The forgotten history of an iconic accessor

I’ve spent hours marveling on the secret love letter pocket in Chanel’s iconic flap bag and the eccentric tiger head on the clasp of Gucci’s Dionysus bag—and spent more cash than I care to confess on the purses in my closet. I’m barely embarrassed about my fixation with these objects, which finally quantity to receptacles for keys and lip balm. That’s why I used to be so intrigued by an exhibit at London’s Victoria and Albert Museum that explores the history of people’ obsession with luggage.

[Photo: courtesy Victoria and Albert Museum, London]

Baggage: Inside Out options purses going again to the sixteenth century, from touring trunks to carriers for wartime fuel masks to the first-ever Hermès Birkin. It’s eye sweet for bag lovers similar to me, however it additionally tells the story of how folks have ventured additional and farther from their houses over the centuries, requiring containers to carry their belongings. Crucially, it explores how these useful objects have come to hold deeper symbolic that means.

Baggage are transportable artwork

For 1000’s of years, luggage had been purely sensible objects. Our earliest ancestors wanted to hold instruments as they hunted and gathered, in order that they usual luggage from animal skins and plant fibers. Egyptian hieroglyphs painting males with luggage slung throughout their waists, and the Bible is full of descriptions of pouches.


It was solely within the Center Ages that luggage morphed right into a kind of self-expression. Out of the blue, luggage had been transportable canvases that featured the bagmaker’s craftsmanship and artistry. Within the 14th century, it grew to become extra frequent for folks to hold ornately embroidered drawstring pouches; grooms gave their brides luggage that depicted love tales as wedding ceremony items. “What makes them so highly effective as symbols is that they’re so seen on the physique,” says Lucia Savi, who curated this exhibit. “We stock them on the criminal of our elbow or in our arms or on the waist. They instantly inform us who we’re, and who we aspire to be.”

Frog Purse. [Photo: © Ashmolean Museum/University of Oxford/courtesy Victoria and Albert Museum, London]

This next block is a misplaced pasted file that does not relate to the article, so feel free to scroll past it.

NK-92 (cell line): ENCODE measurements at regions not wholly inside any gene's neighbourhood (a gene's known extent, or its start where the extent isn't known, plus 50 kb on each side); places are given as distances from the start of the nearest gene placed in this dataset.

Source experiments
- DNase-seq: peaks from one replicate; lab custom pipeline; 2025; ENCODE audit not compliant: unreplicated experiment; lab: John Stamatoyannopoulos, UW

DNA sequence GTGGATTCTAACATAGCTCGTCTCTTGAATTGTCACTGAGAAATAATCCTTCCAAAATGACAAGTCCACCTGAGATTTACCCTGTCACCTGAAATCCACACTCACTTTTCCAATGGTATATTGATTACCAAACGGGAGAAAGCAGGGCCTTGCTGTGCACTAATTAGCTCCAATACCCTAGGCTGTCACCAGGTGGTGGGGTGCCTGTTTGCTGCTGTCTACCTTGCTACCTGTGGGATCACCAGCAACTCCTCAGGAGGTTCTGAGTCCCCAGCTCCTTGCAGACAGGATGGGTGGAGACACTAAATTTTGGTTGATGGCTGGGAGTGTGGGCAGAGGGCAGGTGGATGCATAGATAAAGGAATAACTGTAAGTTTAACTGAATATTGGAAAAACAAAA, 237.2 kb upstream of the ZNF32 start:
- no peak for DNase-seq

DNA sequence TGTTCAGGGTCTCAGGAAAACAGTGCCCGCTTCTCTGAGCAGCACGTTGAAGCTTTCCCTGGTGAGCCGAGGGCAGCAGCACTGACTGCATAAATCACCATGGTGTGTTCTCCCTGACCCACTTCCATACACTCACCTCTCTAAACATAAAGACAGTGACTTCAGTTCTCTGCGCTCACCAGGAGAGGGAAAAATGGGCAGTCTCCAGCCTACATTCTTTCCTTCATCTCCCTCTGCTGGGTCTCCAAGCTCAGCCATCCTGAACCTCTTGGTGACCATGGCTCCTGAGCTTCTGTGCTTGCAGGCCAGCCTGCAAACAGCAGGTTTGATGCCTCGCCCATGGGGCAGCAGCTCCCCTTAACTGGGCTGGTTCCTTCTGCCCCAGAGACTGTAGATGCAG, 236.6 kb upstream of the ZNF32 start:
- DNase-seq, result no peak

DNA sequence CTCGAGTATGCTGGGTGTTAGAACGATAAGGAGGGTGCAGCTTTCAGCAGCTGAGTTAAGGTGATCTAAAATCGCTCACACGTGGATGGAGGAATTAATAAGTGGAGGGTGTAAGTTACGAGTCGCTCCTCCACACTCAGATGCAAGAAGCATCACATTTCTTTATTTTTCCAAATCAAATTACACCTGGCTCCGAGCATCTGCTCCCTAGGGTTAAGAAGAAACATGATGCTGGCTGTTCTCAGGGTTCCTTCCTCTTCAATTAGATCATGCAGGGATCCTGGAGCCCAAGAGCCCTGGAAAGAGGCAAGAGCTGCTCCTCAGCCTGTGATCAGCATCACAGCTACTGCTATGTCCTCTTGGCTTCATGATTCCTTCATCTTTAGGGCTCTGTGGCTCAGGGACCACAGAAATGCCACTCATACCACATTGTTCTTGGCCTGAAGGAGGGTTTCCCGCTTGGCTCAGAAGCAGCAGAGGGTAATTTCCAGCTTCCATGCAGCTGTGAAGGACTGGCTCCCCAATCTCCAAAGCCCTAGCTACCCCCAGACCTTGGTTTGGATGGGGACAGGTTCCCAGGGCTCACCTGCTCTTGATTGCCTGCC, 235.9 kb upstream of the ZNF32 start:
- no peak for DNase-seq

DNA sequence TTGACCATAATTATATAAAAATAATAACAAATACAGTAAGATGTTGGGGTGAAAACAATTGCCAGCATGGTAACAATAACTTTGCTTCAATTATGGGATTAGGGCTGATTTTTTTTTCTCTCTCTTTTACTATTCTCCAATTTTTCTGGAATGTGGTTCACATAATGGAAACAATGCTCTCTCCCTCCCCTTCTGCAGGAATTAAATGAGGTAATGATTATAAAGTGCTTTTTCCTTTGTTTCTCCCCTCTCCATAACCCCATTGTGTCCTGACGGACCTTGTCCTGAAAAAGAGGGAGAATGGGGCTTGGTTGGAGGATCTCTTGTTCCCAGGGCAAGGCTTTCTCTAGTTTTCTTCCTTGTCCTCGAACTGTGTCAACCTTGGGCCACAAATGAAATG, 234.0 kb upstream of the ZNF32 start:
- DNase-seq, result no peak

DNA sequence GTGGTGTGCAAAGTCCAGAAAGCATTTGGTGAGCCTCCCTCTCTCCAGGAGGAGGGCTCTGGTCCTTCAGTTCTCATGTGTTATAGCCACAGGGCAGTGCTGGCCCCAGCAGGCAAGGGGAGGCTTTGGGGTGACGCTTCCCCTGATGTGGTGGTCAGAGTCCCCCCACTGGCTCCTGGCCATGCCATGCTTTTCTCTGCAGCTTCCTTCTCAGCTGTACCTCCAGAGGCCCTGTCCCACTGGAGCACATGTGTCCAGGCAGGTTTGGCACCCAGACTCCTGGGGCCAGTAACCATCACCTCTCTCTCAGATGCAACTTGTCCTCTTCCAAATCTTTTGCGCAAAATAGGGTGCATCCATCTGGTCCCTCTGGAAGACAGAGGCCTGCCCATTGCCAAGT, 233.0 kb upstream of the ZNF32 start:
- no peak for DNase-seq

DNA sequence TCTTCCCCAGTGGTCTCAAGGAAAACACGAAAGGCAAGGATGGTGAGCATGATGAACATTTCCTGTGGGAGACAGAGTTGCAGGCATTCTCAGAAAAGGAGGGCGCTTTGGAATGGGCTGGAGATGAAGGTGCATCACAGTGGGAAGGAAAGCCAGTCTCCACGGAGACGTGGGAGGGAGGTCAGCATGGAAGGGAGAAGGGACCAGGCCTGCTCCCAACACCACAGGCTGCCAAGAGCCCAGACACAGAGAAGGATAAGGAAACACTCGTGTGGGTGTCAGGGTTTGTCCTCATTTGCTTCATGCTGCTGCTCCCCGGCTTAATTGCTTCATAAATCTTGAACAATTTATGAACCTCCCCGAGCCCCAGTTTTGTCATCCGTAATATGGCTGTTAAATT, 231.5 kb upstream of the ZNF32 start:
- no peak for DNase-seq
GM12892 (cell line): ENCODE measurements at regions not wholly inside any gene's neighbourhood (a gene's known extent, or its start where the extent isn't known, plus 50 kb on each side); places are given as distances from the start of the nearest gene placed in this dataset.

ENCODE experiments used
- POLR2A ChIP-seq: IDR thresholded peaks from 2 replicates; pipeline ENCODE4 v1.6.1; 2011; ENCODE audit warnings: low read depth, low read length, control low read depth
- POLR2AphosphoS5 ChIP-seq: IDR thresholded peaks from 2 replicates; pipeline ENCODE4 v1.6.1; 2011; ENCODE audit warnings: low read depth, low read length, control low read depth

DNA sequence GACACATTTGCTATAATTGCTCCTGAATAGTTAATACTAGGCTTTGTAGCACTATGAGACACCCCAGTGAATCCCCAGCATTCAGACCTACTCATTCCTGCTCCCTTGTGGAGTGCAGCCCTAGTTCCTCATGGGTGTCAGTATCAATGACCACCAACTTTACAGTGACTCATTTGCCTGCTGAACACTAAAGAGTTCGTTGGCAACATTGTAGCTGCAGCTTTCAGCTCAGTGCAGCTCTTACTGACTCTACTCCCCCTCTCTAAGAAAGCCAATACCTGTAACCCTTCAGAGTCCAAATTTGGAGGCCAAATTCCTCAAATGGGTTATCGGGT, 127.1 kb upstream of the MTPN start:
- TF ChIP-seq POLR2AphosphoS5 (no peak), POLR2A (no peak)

Maybe my favourite bag within the exhibit is one from the 1600s within the form of a frog; it’s made out of silk, steel threads, and different supplies. It’s half of a broader assortment of luggage from this period within the form of grapes, nuts, and small animals. Historians imagine rich folks could have used them to hold scented herbs, dried flowers, or sweet-smelling powders that could possibly be sniffed at any time when they wanted respite from a world that was far smellier and fewer hygienic than our personal.

Burse for the Nice Seal of England, 1558-1603, England. [Photo: courtesy Victoria and Albert Museum, London]

After all, these ornate luggage had been costly, so additionally they conveyed the proprietor’s social standing and id. Within the exhibit, essentially the most dramatic model is a bag from 1558 made of silk, silver threads, sequins, and glass beads. It held Queen Elizabeth I’s seal and was most likely carried by the queen’s adviser, Sir Christopher Hatton, to sign his function within the courtroom. “It was a sensible object to guard the Nice Seal of England,” says Savi. “However in miniature portraits we see Hatton prominently displaying the bag as an emblem of his energy.”

Inrō with netsuke and ojime, c.1750-1850, Japan. [Photo: courtesy Victoria and Albert Museum, London]

The exhibit goes past the West. There’s an interesting cylindrical bag from Japan, made of carved wooden and bone, that includes little photographs of horses and landscapes. It was invented within the 1600s and was initially worn by males to hold issues similar to seals and ink pads. The one on show options small containers stacked on high of one another, which held drugs, together with an aphrodisiac and one thing to calm the liver.

An indication of girls’s liberation

Baggage reveal folks’s social standing in some ways, together with how a lot freedom they’ve to maneuver in society. Many of the earliest luggage within the exhibit had been carried by rich and essential males, who had been way more more likely to enterprise away from dwelling and really owned useful issues price carrying. Girls had been extra tied to the house. “We don’t want a bag after we’re inside our houses; we’d like them after we’re shifting from one place to a different,” says Savi. “So the history of luggage reveals what women and men might and couldn’t do.”